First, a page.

Tag Archives: construction

Ice (almost) Out

We are watching the lake and waiting for ice out. The water is getting wider every day. Last night we made a bet. I think ice out will be 4/29. Ned says 5/2. We’ve bet a nickel. We’ll see who’s right.

The last two days have been warm here on the shores of Messalonskee. We have spent the better part of both days in the sunshine working in the yard and getting ready for spring cleanup. There is a lot of spring cleanup to do – we lost a tree last winter in the high winds and there’s a lot of raking to do. We never got the flower pots in before the dirt froze so we have that to finish, too. We could use a full time gardening crew! (Not likely  to happen!)

Ned has also been planning and chipping away at some granite that he found under the old house. He’s going to make a bird feeder. When the demolition of the old boathouse was complete, he used the backhoe to move the boulder to the front corner of the house. Now he’s decided to move it to the center of the garden nearest our driveway. He’s been “noodling around” a plan to move a 1000 pound rock … yesterday he worked it into its spot. Using a winch, some chair, a sheet of plywood, and some logs he moved the rock across the yard. I watched!

Ned is rebuilding our boathouse with Tom and the Chore Store. They’ve completed the platform on top of the old concrete foundation (a slab was poured late last fall under the old garage end) and then up went the walls. Another day and we had a roof. Watching a building being stick-built is really amazing. Tom and his crew do a great job and Ned is thrilled to have a sturdy building again. He will use the back end as a workshop and the front will still be our boathouse in the spring, summer and fall. We hope the big dock spiders have gone out into the woods never to return.

Today Ned went for his first “swim” when his waders weren’t as long as the water was deep. It was a cold shock for sure! Never the less, he persisted in getting the scaffolding up so that he could wrap the front of the building with whatever-the-wrap is. I wish I could tell you that I have been involved in the process, but I haven’t. I’ve been busy working at the Yardgoods Center while my boss is out of town.  I’m tired from being on my feet and sore but I still love working in the yarn shop!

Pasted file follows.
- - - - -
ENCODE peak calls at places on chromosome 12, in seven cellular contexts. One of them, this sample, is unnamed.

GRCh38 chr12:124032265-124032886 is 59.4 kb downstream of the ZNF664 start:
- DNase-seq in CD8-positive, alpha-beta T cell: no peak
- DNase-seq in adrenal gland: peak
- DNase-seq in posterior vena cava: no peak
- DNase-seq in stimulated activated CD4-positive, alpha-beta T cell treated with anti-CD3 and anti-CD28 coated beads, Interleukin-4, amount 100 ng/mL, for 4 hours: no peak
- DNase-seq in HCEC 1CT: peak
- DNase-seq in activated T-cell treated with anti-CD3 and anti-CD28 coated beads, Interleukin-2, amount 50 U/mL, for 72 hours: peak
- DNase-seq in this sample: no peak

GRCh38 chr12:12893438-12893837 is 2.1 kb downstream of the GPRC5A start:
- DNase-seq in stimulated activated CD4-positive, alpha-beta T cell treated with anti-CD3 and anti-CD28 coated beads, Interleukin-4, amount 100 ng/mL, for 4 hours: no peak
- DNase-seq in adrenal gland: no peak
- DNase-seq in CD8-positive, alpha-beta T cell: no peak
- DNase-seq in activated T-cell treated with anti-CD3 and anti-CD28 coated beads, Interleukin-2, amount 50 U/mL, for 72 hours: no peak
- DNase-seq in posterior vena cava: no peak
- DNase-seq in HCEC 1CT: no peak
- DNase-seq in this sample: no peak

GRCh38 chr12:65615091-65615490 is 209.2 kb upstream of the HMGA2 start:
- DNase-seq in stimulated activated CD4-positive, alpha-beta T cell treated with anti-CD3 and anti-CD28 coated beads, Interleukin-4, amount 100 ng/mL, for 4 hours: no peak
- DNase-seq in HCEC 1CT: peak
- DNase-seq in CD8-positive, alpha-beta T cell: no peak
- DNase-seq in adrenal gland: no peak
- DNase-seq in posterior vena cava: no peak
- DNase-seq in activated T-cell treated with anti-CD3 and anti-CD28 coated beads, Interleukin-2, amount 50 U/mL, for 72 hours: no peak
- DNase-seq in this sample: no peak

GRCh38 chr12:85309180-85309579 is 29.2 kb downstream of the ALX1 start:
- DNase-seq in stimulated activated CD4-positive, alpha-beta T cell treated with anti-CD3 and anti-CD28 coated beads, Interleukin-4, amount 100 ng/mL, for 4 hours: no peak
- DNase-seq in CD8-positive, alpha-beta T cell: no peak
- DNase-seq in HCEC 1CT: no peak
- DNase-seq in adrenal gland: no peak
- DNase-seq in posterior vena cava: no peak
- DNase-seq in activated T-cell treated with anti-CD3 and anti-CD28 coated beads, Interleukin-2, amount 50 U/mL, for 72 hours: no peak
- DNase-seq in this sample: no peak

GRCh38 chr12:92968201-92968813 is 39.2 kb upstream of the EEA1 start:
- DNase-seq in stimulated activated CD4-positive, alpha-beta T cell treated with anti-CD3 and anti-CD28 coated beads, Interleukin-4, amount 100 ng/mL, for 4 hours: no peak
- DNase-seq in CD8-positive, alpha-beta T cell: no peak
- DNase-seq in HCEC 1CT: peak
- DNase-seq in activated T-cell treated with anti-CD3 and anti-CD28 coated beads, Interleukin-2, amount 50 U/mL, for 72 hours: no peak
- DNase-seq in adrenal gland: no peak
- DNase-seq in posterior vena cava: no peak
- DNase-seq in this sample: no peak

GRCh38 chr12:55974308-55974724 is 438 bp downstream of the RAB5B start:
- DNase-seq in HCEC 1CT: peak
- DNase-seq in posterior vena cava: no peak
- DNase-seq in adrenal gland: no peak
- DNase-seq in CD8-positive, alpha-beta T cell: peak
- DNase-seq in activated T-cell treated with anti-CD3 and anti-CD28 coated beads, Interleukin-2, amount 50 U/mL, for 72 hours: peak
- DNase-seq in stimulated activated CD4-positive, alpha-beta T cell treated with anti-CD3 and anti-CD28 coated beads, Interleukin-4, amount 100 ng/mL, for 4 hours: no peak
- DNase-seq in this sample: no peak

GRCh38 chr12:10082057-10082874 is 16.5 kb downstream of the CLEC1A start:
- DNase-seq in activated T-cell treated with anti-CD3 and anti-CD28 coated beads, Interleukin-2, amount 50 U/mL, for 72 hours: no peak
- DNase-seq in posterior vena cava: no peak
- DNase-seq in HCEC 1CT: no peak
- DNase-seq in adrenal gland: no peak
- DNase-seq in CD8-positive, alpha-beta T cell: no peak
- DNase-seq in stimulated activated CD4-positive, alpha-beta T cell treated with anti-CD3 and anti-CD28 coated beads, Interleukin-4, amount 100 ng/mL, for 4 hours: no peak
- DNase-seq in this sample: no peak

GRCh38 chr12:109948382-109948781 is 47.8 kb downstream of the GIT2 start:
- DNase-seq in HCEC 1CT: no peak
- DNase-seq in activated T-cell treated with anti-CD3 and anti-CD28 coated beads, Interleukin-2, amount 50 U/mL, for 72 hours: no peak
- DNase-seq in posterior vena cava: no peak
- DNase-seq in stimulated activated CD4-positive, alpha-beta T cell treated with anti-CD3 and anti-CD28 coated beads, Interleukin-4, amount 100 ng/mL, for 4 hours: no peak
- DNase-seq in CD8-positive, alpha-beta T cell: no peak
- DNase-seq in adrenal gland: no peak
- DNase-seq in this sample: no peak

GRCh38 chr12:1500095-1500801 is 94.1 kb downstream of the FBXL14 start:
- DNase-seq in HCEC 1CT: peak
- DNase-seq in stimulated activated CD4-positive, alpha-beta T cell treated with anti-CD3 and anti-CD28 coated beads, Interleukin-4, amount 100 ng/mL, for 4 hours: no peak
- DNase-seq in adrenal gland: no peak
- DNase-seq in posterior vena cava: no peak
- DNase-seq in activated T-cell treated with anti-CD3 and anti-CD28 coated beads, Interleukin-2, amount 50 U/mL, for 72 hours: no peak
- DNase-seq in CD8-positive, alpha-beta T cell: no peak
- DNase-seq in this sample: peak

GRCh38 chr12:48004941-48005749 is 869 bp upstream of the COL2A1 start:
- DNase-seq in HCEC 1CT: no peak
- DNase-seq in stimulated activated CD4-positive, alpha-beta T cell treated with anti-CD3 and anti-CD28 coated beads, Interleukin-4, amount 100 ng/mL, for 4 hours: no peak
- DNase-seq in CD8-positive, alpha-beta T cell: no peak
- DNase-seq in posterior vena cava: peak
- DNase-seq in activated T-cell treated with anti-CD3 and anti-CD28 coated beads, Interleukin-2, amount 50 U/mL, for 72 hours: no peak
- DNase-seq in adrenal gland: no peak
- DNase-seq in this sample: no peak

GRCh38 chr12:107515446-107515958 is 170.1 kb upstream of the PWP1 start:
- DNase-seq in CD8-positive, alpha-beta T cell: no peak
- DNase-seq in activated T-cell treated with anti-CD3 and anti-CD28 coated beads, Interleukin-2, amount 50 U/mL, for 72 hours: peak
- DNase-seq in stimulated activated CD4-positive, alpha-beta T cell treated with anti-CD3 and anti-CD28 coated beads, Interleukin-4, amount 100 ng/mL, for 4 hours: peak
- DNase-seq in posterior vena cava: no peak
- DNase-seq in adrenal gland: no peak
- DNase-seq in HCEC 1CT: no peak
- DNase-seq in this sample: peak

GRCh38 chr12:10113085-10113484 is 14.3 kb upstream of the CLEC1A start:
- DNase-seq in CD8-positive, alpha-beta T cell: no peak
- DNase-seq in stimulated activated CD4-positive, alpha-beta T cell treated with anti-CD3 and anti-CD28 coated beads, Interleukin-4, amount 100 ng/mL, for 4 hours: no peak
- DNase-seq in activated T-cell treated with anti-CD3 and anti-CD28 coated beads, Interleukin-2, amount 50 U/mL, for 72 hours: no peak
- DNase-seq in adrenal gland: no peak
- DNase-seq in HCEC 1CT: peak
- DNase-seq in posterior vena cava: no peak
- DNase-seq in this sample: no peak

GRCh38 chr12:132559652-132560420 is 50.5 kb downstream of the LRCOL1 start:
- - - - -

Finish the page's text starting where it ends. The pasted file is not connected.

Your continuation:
Our Florida friends are still asking us if we are ready to leave Maine in the winter and if we regret moving up north. The answer is still and unequivocal “NO!” We are so thrilled to wake up in this beautiful place every morning. We love watching the birds return to the feeders, watch the ducks arrive back on the lake. We loved watching the Bald Eagles on the ice all winter long. The feathered loons should be returning soon. The human loons have taken their ice fishing shacks off the ice for another season. It was a good winter and we continue to feel so lucky to live here.

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“Space, the Formal Frontier”

   house under construction 2 (1 of 1) The house has gone through an unexpected transformation. With the sheet rock going up, starting on the ground floor, this construction site of wiring within the walls, plastic covered insulation, conduit hanging limp, has transformed into a house.

r construction 3 (1 of 2)Construction sites are messy. Extension cords and hoses snake through piles of scrap lumber and unused materials while shingles litter the ground, coffee cups sit upon windowsills. While the walls were unsheathed, the mess of construction mattered not. With the addition of drywall encasing the bare 2×4 walls, the space becomes more real, more imaginable, and I have an unquenchable urge to clean. Sweep, pickup, repeat.

    house under construction (1 of 7) Preparing the interior for drywall entails visualizing the planes made by the studs, corners, doorways, etc., and seeing where the drywaller needs additional wood to place a screw. Even with walls up, interiors can be in need of much additional, non structural wood.  This “deadwood” allows sheet rock to be properly affixed. So one must be able to picture the closed space even while looking through the transparent space. An unusual exercise.

house under construction (5 of 7)

    The interiors have become manageable constructs. Visually, a house of stud walls, is difficult to parse. I can walk up the stairs and see the bathroom on my right and guest room on my left but being able to see through the walls, it still feels like  a very large space in which someone has nailed 2×4’s vertically in front of me. With the addition of drywall, these spaces are enclosed and formalized. r construction 3 (2 of 2)Where once I could see and walk through walls, I now have to obey laws of physics and walk the proscribed paths. This has formalized the space, allowed me to imagine a defined existence within.  See-through walls afford no visual or aural privacy, characteristics essential to a home.

house under construction (3 of 7)

Oh yea…the bald guy speaks….

A Quick Update

This is what I arrived home to see the other day! The driveway was full of vehicles!